Fine then, so what does this mean going forward? Nothing? I’ll keep watching it and commenting on it afterwards. My opinions may swing closer to adulation or further away as the particular episode in question sees fit. But as it stands now, this show isn’t anything remarkable and I’ll await the next episode with a begrudging caution. Hoping it lives up to the adulation that so many are already showering with it online.

Previous ‘The Quintessential Quintuplets’ Reviews:

Five Flunking Sisters – Episode 1 Review

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Author: Cactus Matt

I love anime and more recently manga too. What else do I need to write here?

5 thoughts on “Five Girls, One Brain – ‘The Quintessential Quintuplets’ Episode 2 Review”

  1. This will hardly come as a surprise to you but I disagree with Scott Pilgrim vs the World being a cinematic abomination. Admittedly, I do not want the style used in that movie to be prolific across movies in general, but I think Scott Pilgrim really made use of the aesthetic and I really love how that movie is put together. Some of the characters and dialogue I am less sold on, but the actual direction and visuals I found delightful.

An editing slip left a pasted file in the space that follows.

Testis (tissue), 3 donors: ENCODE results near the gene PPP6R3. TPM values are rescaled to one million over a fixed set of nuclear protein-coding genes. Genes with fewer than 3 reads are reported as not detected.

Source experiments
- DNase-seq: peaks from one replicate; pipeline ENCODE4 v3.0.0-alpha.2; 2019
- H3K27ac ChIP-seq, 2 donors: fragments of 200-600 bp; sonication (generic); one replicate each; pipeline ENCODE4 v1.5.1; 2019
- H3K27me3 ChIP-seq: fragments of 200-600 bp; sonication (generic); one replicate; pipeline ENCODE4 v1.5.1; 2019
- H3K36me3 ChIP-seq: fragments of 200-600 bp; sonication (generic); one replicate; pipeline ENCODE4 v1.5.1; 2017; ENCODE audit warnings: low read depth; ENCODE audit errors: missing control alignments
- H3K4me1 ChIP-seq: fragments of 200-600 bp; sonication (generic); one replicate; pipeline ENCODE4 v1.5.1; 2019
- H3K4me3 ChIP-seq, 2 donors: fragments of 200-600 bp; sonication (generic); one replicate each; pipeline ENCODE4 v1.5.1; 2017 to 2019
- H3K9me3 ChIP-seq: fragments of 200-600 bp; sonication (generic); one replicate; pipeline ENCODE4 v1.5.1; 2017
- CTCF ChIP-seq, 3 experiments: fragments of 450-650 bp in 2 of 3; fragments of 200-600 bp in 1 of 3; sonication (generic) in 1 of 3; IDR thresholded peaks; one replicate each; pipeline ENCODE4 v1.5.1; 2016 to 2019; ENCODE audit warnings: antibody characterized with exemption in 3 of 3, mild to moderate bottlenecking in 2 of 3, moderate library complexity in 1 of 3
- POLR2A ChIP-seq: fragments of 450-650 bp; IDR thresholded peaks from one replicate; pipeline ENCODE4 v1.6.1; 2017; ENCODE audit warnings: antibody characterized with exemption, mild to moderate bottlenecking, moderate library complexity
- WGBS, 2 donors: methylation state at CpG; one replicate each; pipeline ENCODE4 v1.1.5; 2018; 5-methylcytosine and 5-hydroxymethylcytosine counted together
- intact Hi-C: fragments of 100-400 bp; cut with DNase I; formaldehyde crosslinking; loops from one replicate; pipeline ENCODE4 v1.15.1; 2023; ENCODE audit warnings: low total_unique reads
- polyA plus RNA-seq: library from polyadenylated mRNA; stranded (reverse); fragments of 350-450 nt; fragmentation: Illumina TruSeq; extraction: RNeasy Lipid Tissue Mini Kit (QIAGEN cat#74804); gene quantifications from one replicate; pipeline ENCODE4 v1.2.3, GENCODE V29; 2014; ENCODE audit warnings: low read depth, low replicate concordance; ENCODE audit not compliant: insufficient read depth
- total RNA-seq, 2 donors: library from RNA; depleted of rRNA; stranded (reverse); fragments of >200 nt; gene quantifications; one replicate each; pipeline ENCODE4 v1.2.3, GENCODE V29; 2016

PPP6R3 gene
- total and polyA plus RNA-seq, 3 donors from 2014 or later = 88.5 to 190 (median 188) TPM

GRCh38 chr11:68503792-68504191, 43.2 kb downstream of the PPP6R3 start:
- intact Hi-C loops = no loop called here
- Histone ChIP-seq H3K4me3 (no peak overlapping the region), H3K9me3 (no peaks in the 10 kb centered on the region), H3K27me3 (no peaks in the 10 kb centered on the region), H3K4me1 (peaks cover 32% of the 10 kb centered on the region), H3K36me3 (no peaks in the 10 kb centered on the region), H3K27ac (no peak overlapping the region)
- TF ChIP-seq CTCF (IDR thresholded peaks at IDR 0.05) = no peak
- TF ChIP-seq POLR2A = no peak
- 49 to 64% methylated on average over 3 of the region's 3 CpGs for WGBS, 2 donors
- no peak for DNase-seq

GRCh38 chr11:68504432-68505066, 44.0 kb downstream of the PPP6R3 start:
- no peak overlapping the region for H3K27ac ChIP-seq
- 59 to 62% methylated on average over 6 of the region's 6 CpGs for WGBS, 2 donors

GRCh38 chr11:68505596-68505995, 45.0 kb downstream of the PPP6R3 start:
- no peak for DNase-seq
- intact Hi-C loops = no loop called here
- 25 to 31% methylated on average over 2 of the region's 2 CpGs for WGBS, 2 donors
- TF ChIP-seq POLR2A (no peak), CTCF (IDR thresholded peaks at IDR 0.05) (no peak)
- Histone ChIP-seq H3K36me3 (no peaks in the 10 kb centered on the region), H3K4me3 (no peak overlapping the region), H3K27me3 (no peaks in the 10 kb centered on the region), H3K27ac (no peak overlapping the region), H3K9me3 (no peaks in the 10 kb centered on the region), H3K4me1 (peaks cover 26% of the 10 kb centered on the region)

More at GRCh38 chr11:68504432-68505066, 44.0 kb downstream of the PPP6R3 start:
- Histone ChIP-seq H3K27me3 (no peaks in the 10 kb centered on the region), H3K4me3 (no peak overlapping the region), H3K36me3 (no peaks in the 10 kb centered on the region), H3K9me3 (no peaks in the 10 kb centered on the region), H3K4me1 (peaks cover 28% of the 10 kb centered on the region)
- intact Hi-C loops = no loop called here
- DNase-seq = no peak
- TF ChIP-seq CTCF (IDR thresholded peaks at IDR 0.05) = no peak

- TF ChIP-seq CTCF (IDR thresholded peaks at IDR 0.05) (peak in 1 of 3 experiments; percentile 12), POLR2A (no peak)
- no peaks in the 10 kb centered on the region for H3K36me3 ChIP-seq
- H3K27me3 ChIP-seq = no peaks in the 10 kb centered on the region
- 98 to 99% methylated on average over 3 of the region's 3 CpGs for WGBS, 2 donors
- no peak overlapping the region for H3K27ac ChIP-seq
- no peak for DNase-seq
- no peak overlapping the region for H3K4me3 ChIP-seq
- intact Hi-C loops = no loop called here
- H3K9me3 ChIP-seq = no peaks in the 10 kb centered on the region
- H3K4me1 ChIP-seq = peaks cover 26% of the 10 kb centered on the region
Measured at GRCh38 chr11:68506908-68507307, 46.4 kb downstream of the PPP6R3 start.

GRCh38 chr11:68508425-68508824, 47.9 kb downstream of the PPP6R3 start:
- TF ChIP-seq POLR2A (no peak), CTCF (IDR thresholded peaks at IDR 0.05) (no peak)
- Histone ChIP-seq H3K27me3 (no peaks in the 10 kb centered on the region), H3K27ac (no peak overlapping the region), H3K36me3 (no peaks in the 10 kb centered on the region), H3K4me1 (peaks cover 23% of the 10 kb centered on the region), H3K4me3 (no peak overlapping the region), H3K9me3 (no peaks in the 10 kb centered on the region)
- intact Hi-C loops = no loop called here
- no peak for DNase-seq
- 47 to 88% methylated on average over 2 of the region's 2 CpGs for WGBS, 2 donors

Okay, and that had nothing to do with your review of the quintessential quintuplets other than one throw-away comment you made. I was reading this review to see if I should go back and give this show a chance given I didn’t even start episode 1. I’ve come to the conclusion that I really shouldn’t as it just doesn’t seem like something I’m going to have fun with.

    Liked by 1 person

      1. Yeah, but the whole five girls all failing (nearly failing?) school doesn’t seem like a premise I’m going to get behind. You have got me curious about the protagonist now but I’m still going to leave this one on hold.

        Liked by 1 person

  2. I didn’t like this episode as much as the first one, because it felt like too much of a fight that high school kids felt they needed to have. “You’re not smart enough to teach me because I know one more piece of trivia in my own wheelhouse than you!” That’s not really the angle I was hoping the show would take. I think it would do a lot better with “Why don’t the Nakano girls want to study? What are their individual reasons? Or have they tied their group identity up in all failing together?” I think there’d be an interesting story there, and still have the opportunities for the characters to grow closer. But this was a lot more of trying to be a tropey “You have to beat me to show you’re worthy!” shounen thing, which I obviously don’t really care for. I don’t know if that’ll be because it was the Warring States Warlords girl in Miku here, or whether that’ll be how all the episodes go, but I hope it’s not.

    Liked by 1 person

    1. Yeah you’d hope each episode treats each girl as an individual and not gives the same approach to getting them to learn—I too would be disappointed if that was the case, especially given how much the manga readers are constantly hyping this show.